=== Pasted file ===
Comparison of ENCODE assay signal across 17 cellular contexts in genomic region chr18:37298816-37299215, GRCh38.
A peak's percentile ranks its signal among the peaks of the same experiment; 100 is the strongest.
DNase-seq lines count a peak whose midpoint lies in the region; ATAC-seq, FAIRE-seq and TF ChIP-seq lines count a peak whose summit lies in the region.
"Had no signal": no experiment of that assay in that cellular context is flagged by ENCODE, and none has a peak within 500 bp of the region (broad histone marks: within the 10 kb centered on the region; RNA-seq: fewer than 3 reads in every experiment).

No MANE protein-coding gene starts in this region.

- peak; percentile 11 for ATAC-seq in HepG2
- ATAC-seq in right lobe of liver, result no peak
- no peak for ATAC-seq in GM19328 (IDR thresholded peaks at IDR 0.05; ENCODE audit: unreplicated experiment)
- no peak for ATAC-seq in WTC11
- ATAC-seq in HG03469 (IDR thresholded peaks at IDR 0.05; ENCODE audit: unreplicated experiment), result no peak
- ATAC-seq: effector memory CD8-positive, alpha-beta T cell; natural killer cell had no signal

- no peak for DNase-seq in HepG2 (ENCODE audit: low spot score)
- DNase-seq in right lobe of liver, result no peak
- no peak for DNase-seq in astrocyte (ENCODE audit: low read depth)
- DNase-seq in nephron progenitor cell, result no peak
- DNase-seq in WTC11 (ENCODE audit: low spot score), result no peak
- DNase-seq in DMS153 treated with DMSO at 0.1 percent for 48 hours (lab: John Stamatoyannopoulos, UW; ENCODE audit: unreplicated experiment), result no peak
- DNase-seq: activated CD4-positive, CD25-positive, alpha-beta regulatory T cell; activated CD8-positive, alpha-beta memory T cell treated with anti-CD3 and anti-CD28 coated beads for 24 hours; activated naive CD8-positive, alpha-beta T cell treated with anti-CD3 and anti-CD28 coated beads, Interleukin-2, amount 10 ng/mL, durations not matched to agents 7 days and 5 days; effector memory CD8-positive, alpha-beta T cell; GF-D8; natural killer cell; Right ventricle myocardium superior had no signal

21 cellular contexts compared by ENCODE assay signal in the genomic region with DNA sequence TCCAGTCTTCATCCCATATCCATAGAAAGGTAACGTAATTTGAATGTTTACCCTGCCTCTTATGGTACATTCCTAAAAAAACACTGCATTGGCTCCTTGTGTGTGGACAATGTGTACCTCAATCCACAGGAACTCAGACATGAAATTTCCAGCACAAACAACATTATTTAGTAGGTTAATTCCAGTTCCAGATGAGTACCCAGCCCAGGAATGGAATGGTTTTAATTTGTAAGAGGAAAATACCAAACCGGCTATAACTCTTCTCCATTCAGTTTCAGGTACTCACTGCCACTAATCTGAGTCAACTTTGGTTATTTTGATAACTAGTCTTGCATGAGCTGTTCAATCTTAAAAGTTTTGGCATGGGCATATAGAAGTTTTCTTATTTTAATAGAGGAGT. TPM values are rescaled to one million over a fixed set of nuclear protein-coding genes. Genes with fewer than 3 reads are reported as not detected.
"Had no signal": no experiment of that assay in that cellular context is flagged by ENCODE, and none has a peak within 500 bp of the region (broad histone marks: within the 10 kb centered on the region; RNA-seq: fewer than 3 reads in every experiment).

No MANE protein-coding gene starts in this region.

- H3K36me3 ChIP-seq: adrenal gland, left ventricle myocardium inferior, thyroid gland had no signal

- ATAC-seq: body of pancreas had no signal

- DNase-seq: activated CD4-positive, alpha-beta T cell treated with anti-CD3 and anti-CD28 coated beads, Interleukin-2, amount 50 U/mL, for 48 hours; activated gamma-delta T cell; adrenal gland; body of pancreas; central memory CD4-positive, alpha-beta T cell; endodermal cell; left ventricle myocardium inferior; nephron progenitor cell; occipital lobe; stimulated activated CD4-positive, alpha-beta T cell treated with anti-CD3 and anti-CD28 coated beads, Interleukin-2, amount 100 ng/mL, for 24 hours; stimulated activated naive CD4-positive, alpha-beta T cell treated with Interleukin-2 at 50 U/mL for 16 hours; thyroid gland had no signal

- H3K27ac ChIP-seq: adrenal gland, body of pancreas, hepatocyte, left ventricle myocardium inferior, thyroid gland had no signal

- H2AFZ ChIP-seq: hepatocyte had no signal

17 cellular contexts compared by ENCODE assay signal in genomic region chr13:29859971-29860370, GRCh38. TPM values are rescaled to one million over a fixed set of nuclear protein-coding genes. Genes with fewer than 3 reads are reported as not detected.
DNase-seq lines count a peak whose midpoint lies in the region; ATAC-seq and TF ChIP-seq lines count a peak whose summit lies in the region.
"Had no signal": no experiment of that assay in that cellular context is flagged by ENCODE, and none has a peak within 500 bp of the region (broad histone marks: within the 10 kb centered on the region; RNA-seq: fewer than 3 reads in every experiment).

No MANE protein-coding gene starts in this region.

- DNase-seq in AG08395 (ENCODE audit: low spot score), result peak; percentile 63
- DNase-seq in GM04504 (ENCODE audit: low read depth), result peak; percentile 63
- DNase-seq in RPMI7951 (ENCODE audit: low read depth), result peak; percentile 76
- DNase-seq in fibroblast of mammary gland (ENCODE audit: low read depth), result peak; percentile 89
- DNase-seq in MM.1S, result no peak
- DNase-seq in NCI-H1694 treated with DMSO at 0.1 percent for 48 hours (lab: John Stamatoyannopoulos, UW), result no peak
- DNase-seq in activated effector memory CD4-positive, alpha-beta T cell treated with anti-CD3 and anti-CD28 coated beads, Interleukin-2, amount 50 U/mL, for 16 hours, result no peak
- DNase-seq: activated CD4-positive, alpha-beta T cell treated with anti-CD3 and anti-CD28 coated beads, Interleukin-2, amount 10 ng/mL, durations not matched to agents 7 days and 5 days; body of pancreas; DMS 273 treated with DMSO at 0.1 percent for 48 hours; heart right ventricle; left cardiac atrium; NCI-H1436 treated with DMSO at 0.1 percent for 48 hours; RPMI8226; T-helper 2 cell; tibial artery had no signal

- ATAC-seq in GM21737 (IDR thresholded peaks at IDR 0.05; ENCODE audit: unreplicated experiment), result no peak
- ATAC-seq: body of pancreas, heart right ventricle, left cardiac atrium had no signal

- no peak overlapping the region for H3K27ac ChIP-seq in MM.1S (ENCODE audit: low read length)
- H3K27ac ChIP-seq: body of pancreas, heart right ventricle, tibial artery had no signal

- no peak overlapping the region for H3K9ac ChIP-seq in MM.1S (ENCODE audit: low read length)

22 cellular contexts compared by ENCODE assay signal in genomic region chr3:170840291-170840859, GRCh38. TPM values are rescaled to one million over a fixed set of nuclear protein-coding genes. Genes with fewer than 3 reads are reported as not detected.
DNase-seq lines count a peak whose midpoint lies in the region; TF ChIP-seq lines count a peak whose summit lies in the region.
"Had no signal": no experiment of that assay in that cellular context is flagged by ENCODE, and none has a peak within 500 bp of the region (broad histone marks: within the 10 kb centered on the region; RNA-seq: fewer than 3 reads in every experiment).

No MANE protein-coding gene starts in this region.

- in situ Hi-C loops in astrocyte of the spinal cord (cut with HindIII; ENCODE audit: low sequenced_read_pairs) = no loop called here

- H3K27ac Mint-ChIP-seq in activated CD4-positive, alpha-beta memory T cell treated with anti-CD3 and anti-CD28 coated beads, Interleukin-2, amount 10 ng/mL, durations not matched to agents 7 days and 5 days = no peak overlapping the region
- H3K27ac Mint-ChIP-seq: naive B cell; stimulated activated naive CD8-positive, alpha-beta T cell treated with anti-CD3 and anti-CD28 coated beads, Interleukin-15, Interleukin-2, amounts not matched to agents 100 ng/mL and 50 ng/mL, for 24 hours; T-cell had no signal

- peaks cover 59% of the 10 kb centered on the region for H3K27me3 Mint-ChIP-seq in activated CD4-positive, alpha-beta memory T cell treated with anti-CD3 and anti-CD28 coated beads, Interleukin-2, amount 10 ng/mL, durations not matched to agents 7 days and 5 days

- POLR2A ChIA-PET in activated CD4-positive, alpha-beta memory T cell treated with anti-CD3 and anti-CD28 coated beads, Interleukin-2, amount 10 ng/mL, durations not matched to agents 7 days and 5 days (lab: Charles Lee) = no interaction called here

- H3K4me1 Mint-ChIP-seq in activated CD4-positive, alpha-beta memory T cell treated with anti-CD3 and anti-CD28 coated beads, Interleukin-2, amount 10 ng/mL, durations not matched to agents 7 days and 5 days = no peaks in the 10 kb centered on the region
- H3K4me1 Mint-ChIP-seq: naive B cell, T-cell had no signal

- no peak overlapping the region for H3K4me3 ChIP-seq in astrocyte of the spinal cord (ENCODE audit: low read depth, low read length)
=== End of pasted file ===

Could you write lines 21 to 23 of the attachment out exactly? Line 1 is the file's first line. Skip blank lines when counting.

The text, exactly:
No MANE protein-coding gene starts in this region.

- H3K36me3 ChIP-seq: adrenal gland, left ventricle myocardium inferior, thyroid gland had no signal

- ATAC-seq: body of pancreas had no signal